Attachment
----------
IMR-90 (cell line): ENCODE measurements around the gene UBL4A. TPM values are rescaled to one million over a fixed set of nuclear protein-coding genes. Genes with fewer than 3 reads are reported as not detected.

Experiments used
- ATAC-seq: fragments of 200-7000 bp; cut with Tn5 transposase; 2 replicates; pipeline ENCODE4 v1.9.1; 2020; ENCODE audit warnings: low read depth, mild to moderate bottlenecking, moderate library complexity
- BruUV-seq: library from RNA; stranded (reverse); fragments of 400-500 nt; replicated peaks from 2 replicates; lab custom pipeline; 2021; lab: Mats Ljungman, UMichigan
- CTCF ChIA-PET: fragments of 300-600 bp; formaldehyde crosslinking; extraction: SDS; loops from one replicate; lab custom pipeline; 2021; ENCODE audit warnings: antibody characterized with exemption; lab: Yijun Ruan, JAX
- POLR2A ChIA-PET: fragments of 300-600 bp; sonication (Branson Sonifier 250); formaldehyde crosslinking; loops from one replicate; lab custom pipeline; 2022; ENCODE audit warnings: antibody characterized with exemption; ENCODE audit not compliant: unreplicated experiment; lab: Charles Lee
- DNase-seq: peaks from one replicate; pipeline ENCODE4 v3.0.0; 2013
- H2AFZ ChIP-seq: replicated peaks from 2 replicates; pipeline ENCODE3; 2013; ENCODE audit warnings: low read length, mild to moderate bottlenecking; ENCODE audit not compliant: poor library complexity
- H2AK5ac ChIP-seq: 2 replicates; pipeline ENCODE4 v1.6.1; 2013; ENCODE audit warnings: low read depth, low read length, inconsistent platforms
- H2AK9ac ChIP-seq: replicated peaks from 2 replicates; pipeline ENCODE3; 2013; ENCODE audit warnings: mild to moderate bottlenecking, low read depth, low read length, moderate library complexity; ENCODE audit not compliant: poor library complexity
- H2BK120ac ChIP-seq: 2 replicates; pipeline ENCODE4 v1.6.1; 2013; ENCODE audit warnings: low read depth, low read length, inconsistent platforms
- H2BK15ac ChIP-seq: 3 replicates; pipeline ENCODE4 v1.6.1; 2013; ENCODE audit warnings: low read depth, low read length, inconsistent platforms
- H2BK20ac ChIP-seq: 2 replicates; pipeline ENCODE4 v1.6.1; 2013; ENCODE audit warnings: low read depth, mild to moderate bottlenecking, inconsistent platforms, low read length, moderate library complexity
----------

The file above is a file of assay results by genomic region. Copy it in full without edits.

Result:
IMR-90 (cell line): ENCODE measurements around the gene UBL4A. TPM values are rescaled to one million over a fixed set of nuclear protein-coding genes. Genes with fewer than 3 reads are reported as not detected.

Experiments used
- ATAC-seq: fragments of 200-7000 bp; cut with Tn5 transposase; 2 replicates; pipeline ENCODE4 v1.9.1; 2020; ENCODE audit warnings: low read depth, mild to moderate bottlenecking, moderate library complexity
- BruUV-seq: library from RNA; stranded (reverse); fragments of 400-500 nt; replicated peaks from 2 replicates; lab custom pipeline; 2021; lab: Mats Ljungman, UMichigan
- CTCF ChIA-PET: fragments of 300-600 bp; formaldehyde crosslinking; extraction: SDS; loops from one replicate; lab custom pipeline; 2021; ENCODE audit warnings: antibody characterized with exemption; lab: Yijun Ruan, JAX
- POLR2A ChIA-PET: fragments of 300-600 bp; sonication (Branson Sonifier 250); formaldehyde crosslinking; loops from one replicate; lab custom pipeline; 2022; ENCODE audit warnings: antibody characterized with exemption; ENCODE audit not compliant: unreplicated experiment; lab: Charles Lee
- DNase-seq: peaks from one replicate; pipeline ENCODE4 v3.0.0; 2013
- H2AFZ ChIP-seq: replicated peaks from 2 replicates; pipeline ENCODE3; 2013; ENCODE audit warnings: low read length, mild to moderate bottlenecking; ENCODE audit not compliant: poor library complexity
- H2AK5ac ChIP-seq: 2 replicates; pipeline ENCODE4 v1.6.1; 2013; ENCODE audit warnings: low read depth, low read length, inconsistent platforms
- H2AK9ac ChIP-seq: replicated peaks from 2 replicates; pipeline ENCODE3; 2013; ENCODE audit warnings: mild to moderate bottlenecking, low read depth, low read length, moderate library complexity; ENCODE audit not compliant: poor library complexity
- H2BK120ac ChIP-seq: 2 replicates; pipeline ENCODE4 v1.6.1; 2013; ENCODE audit warnings: low read depth, low read length, inconsistent platforms
- H2BK15ac ChIP-seq: 3 replicates; pipeline ENCODE4 v1.6.1; 2013; ENCODE audit warnings: low read depth, low read length, inconsistent platforms
- H2BK20ac ChIP-seq: 2 replicates; pipeline ENCODE4 v1.6.1; 2013; ENCODE audit warnings: low read depth, mild to moderate bottlenecking, inconsistent platforms, low read length, moderate library complexity